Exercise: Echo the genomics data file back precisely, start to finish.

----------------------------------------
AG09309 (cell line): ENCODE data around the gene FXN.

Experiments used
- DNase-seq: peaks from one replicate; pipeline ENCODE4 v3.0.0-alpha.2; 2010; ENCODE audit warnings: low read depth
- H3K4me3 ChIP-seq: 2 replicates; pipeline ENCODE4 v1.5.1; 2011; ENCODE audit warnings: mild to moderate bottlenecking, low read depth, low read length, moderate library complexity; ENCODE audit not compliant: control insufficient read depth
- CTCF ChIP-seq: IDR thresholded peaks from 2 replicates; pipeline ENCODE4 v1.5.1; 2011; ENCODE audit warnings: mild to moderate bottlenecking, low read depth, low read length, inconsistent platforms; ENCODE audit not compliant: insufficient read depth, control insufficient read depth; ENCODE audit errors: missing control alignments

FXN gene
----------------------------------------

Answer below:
AG09309 (cell line): ENCODE data around the gene FXN.

Experiments used
- DNase-seq: peaks from one replicate; pipeline ENCODE4 v3.0.0-alpha.2; 2010; ENCODE audit warnings: low read depth
- H3K4me3 ChIP-seq: 2 replicates; pipeline ENCODE4 v1.5.1; 2011; ENCODE audit warnings: mild to moderate bottlenecking, low read depth, low read length, moderate library complexity; ENCODE audit not compliant: control insufficient read depth
- CTCF ChIP-seq: IDR thresholded peaks from 2 replicates; pipeline ENCODE4 v1.5.1; 2011; ENCODE audit warnings: mild to moderate bottlenecking, low read depth, low read length, inconsistent platforms; ENCODE audit not compliant: insufficient read depth, control insufficient read depth; ENCODE audit errors: missing control alignments

FXN gene